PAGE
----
“This loss is something we all feel,” said Aucoin. “Our deepest sympathies go out to the families of those shipmates.”
Douglass’ favorite quote according to his Facebook Page is “When your going through hell just keep on going” by Winston Churchill.
2. He was Proud of His Work Aboard the U.S.S. Fitzgerald and Proud to Serve His Country
Douglass was featured in an article on Military Press on February 12, 2015. In the article, Douglass said that he is proud to serve his country and that it’s an exciting time to be in the military and serving the world’s greatest. He added that he is proud of the work he’s doing as part of the 300-member crew of the U.S.S. Fitzgerald.
“I enjoy being in Japan, working with the Japanese Navy and getting underway frequently,” said Douglass. “The Navy is allowing me to travel, get a better understanding of how they operate while out at sea.”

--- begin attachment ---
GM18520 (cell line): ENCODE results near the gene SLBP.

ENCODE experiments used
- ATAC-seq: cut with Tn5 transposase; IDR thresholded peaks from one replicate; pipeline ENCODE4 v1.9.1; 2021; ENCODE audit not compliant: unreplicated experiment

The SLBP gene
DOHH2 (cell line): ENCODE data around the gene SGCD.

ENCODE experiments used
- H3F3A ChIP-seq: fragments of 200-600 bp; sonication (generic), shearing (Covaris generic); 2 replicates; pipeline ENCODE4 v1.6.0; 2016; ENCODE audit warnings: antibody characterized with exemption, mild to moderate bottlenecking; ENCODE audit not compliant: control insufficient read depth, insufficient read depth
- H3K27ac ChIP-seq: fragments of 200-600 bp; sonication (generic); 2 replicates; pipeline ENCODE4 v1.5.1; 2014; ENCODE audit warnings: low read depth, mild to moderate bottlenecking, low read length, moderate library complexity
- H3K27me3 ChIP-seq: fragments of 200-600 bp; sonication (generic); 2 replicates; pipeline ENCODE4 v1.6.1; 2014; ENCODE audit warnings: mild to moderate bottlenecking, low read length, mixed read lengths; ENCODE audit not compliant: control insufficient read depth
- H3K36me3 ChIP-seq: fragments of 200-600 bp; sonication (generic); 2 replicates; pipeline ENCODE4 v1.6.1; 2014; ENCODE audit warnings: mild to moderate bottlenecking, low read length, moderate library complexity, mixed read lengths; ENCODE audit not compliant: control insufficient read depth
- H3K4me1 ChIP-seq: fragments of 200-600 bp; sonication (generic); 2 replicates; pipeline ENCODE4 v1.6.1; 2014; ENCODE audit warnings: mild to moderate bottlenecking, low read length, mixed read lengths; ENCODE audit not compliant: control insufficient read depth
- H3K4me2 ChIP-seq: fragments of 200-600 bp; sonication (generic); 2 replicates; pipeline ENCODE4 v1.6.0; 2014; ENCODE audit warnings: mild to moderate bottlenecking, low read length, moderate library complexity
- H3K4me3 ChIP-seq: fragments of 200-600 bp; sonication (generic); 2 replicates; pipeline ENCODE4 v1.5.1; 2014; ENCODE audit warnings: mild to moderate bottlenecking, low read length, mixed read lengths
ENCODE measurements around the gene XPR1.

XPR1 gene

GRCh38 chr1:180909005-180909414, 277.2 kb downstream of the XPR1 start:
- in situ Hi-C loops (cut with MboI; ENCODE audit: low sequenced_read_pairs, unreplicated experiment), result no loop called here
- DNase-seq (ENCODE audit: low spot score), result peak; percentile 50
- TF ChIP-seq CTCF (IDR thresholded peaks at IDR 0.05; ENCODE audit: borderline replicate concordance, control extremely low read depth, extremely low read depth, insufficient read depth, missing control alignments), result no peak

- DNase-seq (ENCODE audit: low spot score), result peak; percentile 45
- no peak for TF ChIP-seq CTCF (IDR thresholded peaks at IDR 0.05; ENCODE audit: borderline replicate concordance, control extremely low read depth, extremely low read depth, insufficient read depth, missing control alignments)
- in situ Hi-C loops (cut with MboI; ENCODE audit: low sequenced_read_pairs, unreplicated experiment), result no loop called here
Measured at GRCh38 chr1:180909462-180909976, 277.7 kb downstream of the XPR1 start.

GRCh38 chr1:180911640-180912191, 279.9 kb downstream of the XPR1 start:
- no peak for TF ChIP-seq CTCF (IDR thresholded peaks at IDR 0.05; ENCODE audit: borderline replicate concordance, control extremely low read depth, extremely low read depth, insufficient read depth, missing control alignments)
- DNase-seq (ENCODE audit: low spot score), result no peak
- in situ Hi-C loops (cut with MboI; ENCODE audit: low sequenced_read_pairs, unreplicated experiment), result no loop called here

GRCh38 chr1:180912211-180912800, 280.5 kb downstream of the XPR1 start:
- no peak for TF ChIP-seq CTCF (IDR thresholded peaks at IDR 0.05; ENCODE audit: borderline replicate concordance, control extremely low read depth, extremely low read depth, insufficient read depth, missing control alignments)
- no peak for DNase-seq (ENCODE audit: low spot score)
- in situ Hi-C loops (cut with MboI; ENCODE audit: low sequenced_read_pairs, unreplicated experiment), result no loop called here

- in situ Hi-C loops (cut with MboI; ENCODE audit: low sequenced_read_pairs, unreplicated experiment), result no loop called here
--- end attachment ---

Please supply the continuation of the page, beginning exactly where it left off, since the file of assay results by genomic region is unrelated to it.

The ship’s then-commanding officer, Commander Chris England, had this to say about the sailors of the U.S.S. Fitzgerald:
Fitzgerald sailors represent every state in the union as well as a diversity of ethnicities. It is an honor to lead and serve with the finest sailors the nation has to offer. These sailors should be justifiably proud of their accomplishments – a direct reflection of their dedication to mission accomplishment, motivation, and commitment to the Navy.
Douglass maintained the outside of the ship by sanding and painting, line handling, and raising and lowering the rafts.
3. Douglass Is One of the Seven Sailors Lost
Douglass is just one of the seven sailors found dead. Below is the full list of those who died from U.S. 7th Fleet:
Gunner’s Mate Seaman Dakota Kyle Rigsby, 19, from Palmyra, Virginia
– Yeoman 3rd Class Shingo Alexander Douglass, 25, from San Diego, California